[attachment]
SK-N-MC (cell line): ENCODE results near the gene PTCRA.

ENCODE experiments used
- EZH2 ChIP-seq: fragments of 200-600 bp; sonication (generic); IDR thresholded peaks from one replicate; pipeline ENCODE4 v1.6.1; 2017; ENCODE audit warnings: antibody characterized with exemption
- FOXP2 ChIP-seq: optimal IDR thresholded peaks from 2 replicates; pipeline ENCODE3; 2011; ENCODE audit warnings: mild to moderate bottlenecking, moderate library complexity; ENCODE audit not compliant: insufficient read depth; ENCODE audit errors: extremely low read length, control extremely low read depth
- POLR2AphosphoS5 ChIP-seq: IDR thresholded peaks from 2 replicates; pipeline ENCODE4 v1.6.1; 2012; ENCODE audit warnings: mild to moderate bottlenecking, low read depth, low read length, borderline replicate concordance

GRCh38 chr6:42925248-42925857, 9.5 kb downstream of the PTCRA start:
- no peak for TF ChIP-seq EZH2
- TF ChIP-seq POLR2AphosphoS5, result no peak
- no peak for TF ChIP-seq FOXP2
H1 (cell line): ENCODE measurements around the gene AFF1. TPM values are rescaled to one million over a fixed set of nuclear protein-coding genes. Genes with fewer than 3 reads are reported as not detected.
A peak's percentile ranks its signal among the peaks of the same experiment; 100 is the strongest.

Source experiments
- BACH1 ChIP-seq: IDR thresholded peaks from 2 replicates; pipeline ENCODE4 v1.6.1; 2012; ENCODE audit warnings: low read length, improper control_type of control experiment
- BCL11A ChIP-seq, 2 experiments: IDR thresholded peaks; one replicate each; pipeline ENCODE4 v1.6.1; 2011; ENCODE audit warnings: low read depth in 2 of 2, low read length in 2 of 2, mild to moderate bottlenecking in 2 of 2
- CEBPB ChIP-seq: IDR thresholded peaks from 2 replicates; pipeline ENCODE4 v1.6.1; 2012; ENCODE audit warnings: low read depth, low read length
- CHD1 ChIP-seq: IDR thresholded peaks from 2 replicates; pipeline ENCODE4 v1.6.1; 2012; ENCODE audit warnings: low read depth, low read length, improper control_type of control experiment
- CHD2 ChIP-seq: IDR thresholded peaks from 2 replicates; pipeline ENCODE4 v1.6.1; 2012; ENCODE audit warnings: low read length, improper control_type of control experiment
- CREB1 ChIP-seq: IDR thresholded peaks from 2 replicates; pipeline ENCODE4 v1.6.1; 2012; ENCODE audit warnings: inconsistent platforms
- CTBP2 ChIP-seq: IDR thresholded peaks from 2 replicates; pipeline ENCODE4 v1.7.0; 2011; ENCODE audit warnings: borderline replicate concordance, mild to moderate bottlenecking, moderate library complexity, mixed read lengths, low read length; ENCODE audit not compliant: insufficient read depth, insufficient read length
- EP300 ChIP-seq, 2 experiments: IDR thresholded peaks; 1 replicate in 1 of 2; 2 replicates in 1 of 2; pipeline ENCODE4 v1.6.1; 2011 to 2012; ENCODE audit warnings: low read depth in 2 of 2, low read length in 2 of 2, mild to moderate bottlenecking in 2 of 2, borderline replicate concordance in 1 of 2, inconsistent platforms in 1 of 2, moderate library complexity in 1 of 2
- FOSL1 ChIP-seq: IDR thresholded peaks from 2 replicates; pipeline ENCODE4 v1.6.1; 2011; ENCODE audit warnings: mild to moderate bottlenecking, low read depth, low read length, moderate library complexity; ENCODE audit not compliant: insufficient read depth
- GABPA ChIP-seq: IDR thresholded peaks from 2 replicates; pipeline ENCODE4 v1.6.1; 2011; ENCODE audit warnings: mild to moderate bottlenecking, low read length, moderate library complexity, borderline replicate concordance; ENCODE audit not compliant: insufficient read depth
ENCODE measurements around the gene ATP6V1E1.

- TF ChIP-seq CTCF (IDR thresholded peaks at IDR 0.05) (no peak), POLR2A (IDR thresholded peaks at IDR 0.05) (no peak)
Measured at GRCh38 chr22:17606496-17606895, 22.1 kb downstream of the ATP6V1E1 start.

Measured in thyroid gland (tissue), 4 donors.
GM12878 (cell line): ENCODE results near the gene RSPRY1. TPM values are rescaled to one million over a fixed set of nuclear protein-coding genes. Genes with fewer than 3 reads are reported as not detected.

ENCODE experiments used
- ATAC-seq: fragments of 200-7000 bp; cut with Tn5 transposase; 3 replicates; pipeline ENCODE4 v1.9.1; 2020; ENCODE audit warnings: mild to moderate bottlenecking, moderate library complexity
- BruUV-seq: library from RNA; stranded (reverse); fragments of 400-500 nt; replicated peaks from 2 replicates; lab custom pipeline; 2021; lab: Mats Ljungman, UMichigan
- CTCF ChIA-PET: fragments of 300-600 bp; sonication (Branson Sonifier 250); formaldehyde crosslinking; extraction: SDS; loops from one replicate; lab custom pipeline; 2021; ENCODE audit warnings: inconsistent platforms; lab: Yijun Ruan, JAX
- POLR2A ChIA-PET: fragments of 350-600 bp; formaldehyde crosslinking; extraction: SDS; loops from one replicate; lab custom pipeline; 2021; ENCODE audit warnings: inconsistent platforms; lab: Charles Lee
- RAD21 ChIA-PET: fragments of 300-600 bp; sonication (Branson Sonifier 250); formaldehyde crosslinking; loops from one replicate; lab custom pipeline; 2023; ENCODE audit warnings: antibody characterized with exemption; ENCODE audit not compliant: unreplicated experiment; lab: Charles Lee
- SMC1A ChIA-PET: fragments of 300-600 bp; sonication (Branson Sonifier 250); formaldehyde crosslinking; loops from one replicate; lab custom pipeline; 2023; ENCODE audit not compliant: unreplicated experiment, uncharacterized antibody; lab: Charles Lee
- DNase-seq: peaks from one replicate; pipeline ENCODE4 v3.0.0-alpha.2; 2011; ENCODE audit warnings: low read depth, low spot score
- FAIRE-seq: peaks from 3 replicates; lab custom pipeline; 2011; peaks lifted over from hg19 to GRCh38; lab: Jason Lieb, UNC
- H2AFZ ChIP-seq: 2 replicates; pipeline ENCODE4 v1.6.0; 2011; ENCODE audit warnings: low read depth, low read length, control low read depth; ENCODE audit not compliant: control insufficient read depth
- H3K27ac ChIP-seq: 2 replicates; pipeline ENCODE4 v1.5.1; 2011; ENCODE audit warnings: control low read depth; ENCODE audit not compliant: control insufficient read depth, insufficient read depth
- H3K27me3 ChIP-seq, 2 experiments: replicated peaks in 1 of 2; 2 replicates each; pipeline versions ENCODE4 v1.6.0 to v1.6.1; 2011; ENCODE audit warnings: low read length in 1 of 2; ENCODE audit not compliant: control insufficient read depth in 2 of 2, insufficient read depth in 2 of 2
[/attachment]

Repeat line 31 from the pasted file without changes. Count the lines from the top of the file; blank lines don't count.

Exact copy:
- CTCF ChIA-PET: fragments of 300-600 bp; sonication (Branson Sonifier 250); formaldehyde crosslinking; extraction: SDS; loops from one replicate; lab custom pipeline; 2021; ENCODE audit warnings: inconsistent platforms; lab: Yijun Ruan, JAX